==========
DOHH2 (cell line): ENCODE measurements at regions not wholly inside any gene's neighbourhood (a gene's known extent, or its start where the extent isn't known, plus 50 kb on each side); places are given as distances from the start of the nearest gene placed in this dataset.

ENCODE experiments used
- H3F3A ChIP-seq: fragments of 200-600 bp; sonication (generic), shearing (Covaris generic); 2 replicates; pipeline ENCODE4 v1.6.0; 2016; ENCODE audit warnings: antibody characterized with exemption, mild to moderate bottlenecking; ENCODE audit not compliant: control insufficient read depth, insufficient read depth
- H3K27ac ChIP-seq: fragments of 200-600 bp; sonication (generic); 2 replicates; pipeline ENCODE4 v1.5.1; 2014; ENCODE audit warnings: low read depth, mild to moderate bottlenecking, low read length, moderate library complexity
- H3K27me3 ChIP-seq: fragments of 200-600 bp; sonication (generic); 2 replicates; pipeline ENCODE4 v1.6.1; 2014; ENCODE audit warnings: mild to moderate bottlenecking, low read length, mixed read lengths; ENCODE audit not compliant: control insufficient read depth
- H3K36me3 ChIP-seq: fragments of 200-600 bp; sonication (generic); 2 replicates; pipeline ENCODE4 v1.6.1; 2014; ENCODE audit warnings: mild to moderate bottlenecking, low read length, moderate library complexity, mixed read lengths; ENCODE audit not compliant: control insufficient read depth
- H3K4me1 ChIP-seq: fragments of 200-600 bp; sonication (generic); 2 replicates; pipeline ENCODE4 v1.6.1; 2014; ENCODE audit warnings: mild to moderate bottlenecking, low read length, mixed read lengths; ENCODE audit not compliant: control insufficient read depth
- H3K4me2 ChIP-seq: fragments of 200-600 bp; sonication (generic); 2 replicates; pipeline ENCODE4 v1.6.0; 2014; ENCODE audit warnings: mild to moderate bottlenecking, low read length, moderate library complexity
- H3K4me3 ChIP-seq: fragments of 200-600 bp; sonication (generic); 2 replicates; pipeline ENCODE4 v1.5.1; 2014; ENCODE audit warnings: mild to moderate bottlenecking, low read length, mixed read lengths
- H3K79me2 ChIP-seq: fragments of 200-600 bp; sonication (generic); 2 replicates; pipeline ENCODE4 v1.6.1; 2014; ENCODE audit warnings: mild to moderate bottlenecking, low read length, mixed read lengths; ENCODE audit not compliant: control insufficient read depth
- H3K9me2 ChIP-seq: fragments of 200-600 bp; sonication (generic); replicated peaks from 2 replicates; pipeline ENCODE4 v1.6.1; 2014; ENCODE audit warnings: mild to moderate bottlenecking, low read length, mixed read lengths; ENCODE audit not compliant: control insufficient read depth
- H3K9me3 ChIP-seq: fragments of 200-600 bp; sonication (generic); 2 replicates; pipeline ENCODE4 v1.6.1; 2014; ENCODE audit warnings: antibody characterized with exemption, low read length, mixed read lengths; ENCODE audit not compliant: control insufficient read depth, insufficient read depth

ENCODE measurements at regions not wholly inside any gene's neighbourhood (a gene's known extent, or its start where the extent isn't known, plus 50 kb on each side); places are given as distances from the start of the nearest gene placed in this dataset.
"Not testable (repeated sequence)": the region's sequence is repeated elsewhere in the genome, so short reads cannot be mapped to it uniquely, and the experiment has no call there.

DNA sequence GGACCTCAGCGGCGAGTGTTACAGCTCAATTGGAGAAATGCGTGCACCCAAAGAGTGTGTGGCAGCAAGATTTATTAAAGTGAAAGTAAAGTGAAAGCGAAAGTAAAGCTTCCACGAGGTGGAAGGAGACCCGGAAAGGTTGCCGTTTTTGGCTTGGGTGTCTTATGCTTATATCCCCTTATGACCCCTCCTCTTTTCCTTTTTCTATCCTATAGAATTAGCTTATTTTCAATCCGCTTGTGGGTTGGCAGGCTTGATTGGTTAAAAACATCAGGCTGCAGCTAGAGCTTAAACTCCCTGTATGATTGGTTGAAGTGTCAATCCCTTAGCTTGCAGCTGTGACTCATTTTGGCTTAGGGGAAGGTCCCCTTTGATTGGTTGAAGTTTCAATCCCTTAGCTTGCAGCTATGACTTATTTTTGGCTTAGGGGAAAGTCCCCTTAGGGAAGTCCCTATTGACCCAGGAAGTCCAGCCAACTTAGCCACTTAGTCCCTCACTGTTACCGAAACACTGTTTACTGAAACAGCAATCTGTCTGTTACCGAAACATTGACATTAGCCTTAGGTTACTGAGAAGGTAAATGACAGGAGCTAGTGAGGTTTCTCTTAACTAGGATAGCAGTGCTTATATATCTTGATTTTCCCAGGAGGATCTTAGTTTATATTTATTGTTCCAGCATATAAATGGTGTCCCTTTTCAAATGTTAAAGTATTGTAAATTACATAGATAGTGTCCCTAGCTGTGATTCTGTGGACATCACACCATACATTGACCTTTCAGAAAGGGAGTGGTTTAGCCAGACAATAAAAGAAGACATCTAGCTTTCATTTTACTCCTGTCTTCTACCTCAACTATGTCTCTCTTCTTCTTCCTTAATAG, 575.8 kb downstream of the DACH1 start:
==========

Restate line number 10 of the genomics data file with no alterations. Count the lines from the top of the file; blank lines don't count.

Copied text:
- H3K79me2 ChIP-seq: fragments of 200-600 bp; sonication (generic); 2 replicates; pipeline ENCODE4 v1.6.1; 2014; ENCODE audit warnings: mild to moderate bottlenecking, low read length, mixed read lengths; ENCODE audit not compliant: control insufficient read depth